No Doubt is the house that Tragic Kingdom built. Stacked with decade-defining hits – “Spiderwebs,” “Sunday Morning” and, of course, the untouchable “Don’t Speak” – the album became a cultural phenomenon and sold more than 20 million copies worldwide; not bad for just a girl and her friends from Orange County.
Breezed in like Sunday morning
Like the theme park it alludes to, Tragic Kingdom is a pastiche of other worlds and cultures discovered through the import bin. These SoCal-dwelling Anglophiles helped put ska and dancehall back onto the radio in the U.S., while paying homage to the ska, 2Tone, and new wave acts they grew up on: Madness, The Specials, The (English) Beat, and The Selecter.
At a time when grunge was still considered music’s raison d’etre, No Doubt breezed in like Sunday morning with their pin-up punk aesthetics, bouncy ska, and quirky take on 80s pop. This was not the acoustic angst of the Lilith Fair festival, nor the raw rebellion of Hole’s Live Through This (one critic went so far to call Gwen Stefani the “anti-Courtney Love”), but hook-stacked, heartfelt and effervescent she-bop.
Their fair share of setbacks
Before Stefani’s platinum-lacquered locks and track pants were a permanent fixture on MTV in 1995, No Doubt had experienced more than their fair share of setbacks. In 1987 they lost a friend and former bandmate, John Spence; personal breakups and disillusioned band members were taking their toll on the band; and radio wouldn’t touch them.
Their self-titled debut album was a victim of poor timing. Released just as the Pacific Northwest was blowing up, no one wanted to pogo along to ska in 1992. Tout plans were scrapped, and it wasn’t until 1994 that the band got back into the studio for a proper follow-up album (their self-released The Beacon Street Collection notwithstanding).
Stood out from the pack
Despite its sunny veneer, Tragic Kingdom is widely acknowledged as a breakup album – not just of romantic relationships. During the making of Tragic Kingdom, Gwen’s brother and bandmate Eric Stefani left the group to become an animator on The Simpsons, while her boyfriend and bandmate Tony Kanal also ended their eight-year relationship, leading to the jilted-lover’s pop anthem, “Don’t Speak.” On a scale of One to Fleetwood Mac, the band’s internal dynamics lay somewhere in the middle, but heartbreak is a powerful motivator, and is responsible for the most affecting tracks on the album, from “Happy Now” to “Sunday Morning” and “End It On This.”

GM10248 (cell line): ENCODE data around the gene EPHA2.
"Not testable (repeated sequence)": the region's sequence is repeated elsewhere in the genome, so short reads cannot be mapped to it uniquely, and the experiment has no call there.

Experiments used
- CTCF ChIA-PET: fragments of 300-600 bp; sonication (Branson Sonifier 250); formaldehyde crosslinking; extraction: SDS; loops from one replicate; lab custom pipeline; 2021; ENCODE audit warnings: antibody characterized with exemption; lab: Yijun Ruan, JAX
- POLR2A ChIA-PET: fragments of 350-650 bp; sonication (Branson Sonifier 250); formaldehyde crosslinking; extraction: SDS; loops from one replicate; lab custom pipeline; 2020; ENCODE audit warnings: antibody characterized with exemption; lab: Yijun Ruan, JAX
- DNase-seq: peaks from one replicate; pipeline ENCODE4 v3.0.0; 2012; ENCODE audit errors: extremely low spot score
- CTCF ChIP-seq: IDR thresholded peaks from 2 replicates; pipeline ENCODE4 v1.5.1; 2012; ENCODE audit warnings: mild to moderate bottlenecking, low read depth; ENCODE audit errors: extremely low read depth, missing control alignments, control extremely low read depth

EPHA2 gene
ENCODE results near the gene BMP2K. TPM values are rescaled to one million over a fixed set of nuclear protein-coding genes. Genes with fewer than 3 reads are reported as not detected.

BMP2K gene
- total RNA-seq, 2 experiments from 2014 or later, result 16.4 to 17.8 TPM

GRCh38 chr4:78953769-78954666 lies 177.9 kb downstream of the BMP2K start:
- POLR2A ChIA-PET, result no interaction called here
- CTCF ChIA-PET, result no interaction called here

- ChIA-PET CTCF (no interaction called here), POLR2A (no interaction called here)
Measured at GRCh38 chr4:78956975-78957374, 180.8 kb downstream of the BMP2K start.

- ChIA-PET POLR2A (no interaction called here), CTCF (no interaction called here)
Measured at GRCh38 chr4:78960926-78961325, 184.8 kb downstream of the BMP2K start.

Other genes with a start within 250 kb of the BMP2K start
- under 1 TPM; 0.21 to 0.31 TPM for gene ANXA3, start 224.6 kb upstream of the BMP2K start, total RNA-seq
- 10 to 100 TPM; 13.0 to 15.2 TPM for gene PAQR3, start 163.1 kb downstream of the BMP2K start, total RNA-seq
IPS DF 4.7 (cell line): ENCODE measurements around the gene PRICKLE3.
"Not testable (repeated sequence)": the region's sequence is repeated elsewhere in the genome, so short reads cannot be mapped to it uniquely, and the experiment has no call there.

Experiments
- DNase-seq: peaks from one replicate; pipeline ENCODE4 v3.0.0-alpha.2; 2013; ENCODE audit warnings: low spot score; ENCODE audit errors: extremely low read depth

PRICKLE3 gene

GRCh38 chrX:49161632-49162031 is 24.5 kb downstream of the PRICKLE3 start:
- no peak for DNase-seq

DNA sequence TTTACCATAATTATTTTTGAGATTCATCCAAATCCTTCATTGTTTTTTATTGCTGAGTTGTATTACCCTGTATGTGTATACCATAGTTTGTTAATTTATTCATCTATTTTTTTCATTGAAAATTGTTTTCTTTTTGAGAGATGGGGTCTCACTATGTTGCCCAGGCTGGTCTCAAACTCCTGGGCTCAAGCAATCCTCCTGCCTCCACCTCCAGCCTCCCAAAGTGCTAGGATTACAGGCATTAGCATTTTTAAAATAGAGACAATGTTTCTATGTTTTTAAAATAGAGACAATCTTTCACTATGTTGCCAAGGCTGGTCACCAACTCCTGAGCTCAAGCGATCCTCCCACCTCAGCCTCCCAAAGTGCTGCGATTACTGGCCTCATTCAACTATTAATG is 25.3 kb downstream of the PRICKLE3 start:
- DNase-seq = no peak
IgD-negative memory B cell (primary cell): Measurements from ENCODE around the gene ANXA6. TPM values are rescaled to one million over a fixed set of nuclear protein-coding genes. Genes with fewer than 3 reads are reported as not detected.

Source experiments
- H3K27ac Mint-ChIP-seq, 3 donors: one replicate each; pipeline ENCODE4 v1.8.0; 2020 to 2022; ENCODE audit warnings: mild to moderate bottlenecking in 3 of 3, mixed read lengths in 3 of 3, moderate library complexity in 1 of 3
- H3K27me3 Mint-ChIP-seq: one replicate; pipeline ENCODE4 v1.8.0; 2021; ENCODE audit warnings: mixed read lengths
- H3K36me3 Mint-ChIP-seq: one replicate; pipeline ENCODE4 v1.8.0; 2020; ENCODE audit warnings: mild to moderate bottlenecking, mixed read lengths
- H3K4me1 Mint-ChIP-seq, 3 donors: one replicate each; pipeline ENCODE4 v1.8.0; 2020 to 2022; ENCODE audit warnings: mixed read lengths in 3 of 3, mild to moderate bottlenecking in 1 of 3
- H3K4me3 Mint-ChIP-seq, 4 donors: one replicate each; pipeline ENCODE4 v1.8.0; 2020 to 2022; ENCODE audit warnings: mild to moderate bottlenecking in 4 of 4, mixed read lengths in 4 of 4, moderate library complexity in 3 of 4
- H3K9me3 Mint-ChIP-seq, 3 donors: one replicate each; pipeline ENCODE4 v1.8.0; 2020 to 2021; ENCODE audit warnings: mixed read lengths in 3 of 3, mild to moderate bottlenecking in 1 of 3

Even during the time when every Tom, Dick, and Charlie was sporting a pork-pie hat and checkered Vans, No Doubt stood out from the pack, powered by the megawatt star presence of their lead singer. Stefani’s vocal stylings easily adapted to the disparate musical styles that appear on Tragic Kingdom and lend themselves to the theatrical characters she often portrays.
More than the sum of its singles
So much of the tone of Tragic Kingdom is set by the first four tracks on the album; from Adrian Young’s opening reggae drumline on “Spiderwebs” to the instantly-recognizable riff on “Just A Girl,” it proved that, even with a hodgepodge of styles – when calibrated correctly – the album could hit that pop sweet spot.
Tragic Kingdom is not merely just the sum of a few singles, it also contains some unexpected surprises. While everyone with a pulse knows “Don’t Speak,” not everyone remembers the underrated ballad “The Climb.” With its bluesy opening and theme of self-reliance, it’s one of Eric Stefani’s lasting contributions to the album. There’s even some disco-funk courtesy of the slapping bassline of “You Can Do It.” Another surprising sonic moment comes at the end, the title track being an operatic ska song with more drama than an 80s musical soundtrack and an unexpected shredding guitar solo courtesy of former heavy metal guitarist Tom Dumont. Even as Tragic Kingdom progresses, No Doubt never lose their pep, finding a wonderful crescendo on the foot-stomping “Sunday Morning,” complete with Motown-esque “whoa whoas.”
If the album’s cover was any indicator, No Doubt was fated to navigate the tricky situation of being eclipsed by their frontwoman. Even as riot grrrl was still operating underground, Gwen Stefani became one of the most recognizable female rock stars in the world. Instead of ignoring the obvious, the band faced it head on, putting out a video for “Don’t Speak” that depicted this exact predicament.
Just two months after its release, on October 10, 1995, it shot to No. 1 on Billboard. The band’s confessional pop rang true to the adolescent masses around the world and, soon enough, their musical and style influence was taking root. In their effort to be everything to everybody, No Doubt became something for everybody.